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Photo by Jarrett Wrisley

Waipo holds a plate of here sister's shun yu , a braised, sweet treatment of freshwater fish.

Jarrett Wrisley celebrates
Mid-Autumn With Food and Family
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Photo by Jarrett Wrisley


Hairy crabs being scrubbed before cooking.
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Mid-Autumn With Food and Family
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Prawn and pork cakes, stir-fried with fresh shiitake mushrooms.
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Mid-Autumn With Food and Family
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Photo by Jarrett Wrisley


A Chinese meal begins when the last dish leaves the wok.
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Mid-Autumn With Food and Family
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Sword beans fried with garlic in the foreground, and lotus stuffed with glutinous rice and cooked with rock sugar in the back. Sometimes, on the Shanghainese table, dishes are dessert-sweet.

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Mid-Autumn With Food and Family
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Tofu with crabmeat and roe. Click here for a recipe .

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Mid-Autumn With Food and Family
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Photo by Jarrett Wrisley


The biggest hairy crabs were the meal's final flourish.
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Mid-Autumn With Food and Family
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The roe was delicious.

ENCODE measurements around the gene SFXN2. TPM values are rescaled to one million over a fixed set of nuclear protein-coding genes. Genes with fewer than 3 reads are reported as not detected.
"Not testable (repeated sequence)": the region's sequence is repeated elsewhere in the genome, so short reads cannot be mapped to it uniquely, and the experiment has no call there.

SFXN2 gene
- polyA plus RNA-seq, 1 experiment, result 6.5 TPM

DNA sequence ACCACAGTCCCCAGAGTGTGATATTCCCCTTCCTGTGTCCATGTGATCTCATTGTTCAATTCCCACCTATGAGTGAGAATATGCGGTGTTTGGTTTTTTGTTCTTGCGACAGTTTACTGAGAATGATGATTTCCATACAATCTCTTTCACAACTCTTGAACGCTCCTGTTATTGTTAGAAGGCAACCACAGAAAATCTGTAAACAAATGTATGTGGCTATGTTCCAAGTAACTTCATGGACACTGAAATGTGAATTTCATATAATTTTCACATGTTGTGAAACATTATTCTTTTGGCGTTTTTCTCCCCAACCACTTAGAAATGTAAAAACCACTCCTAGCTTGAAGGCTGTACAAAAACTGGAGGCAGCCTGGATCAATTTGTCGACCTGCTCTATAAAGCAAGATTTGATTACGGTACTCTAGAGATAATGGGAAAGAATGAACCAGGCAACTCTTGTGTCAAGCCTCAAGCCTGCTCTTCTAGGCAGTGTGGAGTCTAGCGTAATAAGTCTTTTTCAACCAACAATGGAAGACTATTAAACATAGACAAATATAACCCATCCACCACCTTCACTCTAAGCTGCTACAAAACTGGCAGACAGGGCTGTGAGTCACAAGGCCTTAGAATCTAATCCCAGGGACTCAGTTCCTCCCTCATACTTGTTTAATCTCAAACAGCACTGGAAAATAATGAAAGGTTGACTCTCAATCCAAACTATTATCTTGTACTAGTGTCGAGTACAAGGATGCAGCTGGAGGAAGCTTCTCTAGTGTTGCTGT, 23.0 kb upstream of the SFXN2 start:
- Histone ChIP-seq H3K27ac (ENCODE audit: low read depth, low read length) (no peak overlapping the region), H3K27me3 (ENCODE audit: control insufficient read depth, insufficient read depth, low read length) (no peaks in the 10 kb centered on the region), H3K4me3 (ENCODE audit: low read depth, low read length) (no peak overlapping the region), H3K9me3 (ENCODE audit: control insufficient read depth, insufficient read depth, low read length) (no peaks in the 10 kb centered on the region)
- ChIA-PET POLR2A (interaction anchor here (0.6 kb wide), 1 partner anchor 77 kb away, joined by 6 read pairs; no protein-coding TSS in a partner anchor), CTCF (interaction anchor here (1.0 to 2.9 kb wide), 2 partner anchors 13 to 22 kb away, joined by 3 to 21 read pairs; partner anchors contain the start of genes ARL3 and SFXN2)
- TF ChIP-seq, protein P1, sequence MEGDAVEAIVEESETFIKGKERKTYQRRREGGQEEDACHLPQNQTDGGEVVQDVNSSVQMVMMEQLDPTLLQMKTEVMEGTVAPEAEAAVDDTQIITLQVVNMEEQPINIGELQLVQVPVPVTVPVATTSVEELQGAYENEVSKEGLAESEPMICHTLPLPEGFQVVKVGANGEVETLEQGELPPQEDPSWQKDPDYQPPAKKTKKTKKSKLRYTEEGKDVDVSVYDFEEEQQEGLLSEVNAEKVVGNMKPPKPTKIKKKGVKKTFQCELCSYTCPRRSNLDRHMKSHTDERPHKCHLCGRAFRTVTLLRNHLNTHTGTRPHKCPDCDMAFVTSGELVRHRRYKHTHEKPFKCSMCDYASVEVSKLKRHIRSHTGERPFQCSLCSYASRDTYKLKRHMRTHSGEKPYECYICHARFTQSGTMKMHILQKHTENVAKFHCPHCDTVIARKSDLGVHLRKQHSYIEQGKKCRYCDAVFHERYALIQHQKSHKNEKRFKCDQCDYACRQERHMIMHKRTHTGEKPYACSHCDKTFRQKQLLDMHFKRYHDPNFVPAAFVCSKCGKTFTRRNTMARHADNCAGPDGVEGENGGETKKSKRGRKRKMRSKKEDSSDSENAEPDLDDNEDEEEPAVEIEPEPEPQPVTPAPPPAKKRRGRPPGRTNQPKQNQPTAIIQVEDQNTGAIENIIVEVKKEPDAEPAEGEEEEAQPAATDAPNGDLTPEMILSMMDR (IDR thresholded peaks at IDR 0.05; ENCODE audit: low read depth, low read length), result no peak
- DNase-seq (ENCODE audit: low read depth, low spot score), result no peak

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Mid-Autumn With Food and Family
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Though we'd all finished eating long before, Waipo was still picking through the shells, searching for a few forgotten pieces of meat.
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Mid-Autumn With Food and Family
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For old Shanghainese ladies, celebrating usually means cooking and eating for days on end.

Jarrett Wrisley celebrates
Mid-Autumn With Food and Family


Everything we ate was brought by Yipo, and Waipo seemed mostly pleased with her shopping. "In Qingpu, we never cared about what kind of clothes we'd wear," she explained, "but we always had to have the best food. Our crabs are always excellent. But this fish is too old."

Then we cracked open the crabs, separating feathery legs and mossy claws from their bodies. We shimmied meat from their appendages and broke their carapaces in half to reveal glistening orange eggs. Eating hairy crabs, like lifting the world's largest country out of poverty, is a study in determination.

As we ate, Waipo talked about the family she left behind. "My father was good to the peasants whom he leased the land to, and so when the Communists took over they helped him hide. Still, in the 1960s they had a very difficult time. People found out their identity, and it was very bad to have family that had fled to Taiwan. Suddenly, they were forced to hide their past from everyone. To be someone else."

The shells piled up on the table, mostly in tiny fragments that you let drop discreetly from mouth to plate. These hairy crabs--a crustacean that I'm not usually fond of--were delicious when dunked in the sharp vinegar. The meat was sweet and didn't taste of murk, and the roe was luxuriously fatty.

The great military parade continued to float past on the television, and firecrackers rudely interrupted Waipo as she talked. "Life might have gotten better for some, but not for us. My parents became peasants, my sister was raised in a difficult time. Everything changed." Then she looked up and smiled with surprise, as if she'd just found something special that was hidden away.

"The last time I saw my father was in a photograph. The photograph was smuggled to Hong Kong, and then someone brought it to us in Taiwan. He was dressed in the blue worker's uniform. And he held a piece of cardboard in front of him, with three characters written on it. All it said was Wo Xiang Ni--I miss you."

Though we'd all finished eating long before, Waipo was still picking through the shells, searching for a few forgotten pieces of meat. Tomorrow, her sister would come with more.

Recipe: Tofu with Crabmeat and Roe

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